The distributive property is one of the most frequently used properties in basic Mathematics. In general, it refers to the distributive property of multiplication over addition or subtraction. It is also known as the distributive law of multiplication. When we distribute something, we are dividing it into parts. In math, the distributive property helps to simplify difficult problems. This is because it breaks down expressions into the sum or difference of two numbers. In this topic, we will learn about the distributive property and its examples. Let us begin it!
Distributive Property
What is the distributive property?
The distributive property will allow multiplying a sum value by multiplying each addend separately. And, then add the products. Multiplying the number immediately outside the parentheses with those given inside values. And, then adding the products together.
When an algebraic expression is having parentheses with variables. Here variable is a quantity that may change within the given context of a mathematical problem. It is usually represented by a single letter.
Two main laws under this property:

Distributive property of multiplication over addition:
It is a fact that whether we use the distributive property or follow the order of given operations, we will arrive at the same answer. This is the main concept. So, we can see it as given below:
Using the distributive law, we will Multiply, or distribute, the outer term to the inner terms. Then combine like terms, and solve the equation.
This property states that:
m × (n + o) = (m × n) + (m ×o)
Here variables m, n and o are the real numbers.
Let’s use a reallife example to help make this clearer. Imagine one student and her two friends each have seven mangos and four bananas. How many pieces of fruit do all three students will have in total?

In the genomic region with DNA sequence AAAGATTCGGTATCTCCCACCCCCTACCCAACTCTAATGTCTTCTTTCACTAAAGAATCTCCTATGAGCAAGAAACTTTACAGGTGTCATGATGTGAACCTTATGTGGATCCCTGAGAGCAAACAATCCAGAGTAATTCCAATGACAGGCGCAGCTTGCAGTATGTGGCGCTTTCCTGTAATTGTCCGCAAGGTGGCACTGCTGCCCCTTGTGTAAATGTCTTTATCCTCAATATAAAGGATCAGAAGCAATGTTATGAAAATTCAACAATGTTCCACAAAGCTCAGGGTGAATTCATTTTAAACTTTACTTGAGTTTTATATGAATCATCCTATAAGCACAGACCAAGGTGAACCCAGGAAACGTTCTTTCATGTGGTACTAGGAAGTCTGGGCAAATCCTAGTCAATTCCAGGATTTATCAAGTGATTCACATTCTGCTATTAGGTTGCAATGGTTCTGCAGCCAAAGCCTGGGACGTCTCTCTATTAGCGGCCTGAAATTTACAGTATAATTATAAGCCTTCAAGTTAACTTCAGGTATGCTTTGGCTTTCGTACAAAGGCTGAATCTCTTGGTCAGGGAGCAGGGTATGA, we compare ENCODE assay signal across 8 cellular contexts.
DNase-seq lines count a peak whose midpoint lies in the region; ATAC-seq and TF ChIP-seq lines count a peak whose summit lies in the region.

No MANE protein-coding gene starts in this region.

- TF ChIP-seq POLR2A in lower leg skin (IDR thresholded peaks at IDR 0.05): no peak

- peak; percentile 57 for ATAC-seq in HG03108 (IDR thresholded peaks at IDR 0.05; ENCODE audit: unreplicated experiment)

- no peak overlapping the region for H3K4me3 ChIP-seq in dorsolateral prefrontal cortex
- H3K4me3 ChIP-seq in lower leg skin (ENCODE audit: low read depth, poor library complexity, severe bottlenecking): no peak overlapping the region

In their lunch bags i.e. as the parentheses, each student will have seven mangos and four bananas. To know the number of pieces of fruit in total, students will need to multiply the whole thing by 3.
When we break it down, we are multiplying 7seven mangos and four bananas by 3 students. So, we end up with 21 mangos and 12 bananas for a total of 33 pieces of fruit.
 Distributive property of multiplication over subtraction:
Similar to the above operation with addition, performing the distributive property with subtraction follows the same rules. But here exception is that we are finding the difference instead of the sum. Although, it doesn’t matter if the operation is addition or subtraction, keep whichever one is in the parentheses.
This property states that:
\(m \times (n o) = (m \times n) – (m \times o)\)
Where m, n and o are the real numbers.
Solved examples for You
Example1: Prove the distributive property for the following expression:
\(3 \times (4+8) = (3 \times 4) + (3 \times 8)\)
Solution:
LHS: 3 × (4+8)
=3 × (12)
=36
RHS: (3×4) +(3×8)
=(12)+(24)
=36
Since LHS = RHS
Hence Proved.
Example2: Prove the distributive property for the following expression:
\(5 \times (73) = (5 \times 7) – (5 \times 3)\)
Solution:
LHS: 5 × (73)
=20
RHS: \((5 \times 7) (5 \times 3)\)
=(35)(15)
=20
Since LHS = RHS
Hence Proved.
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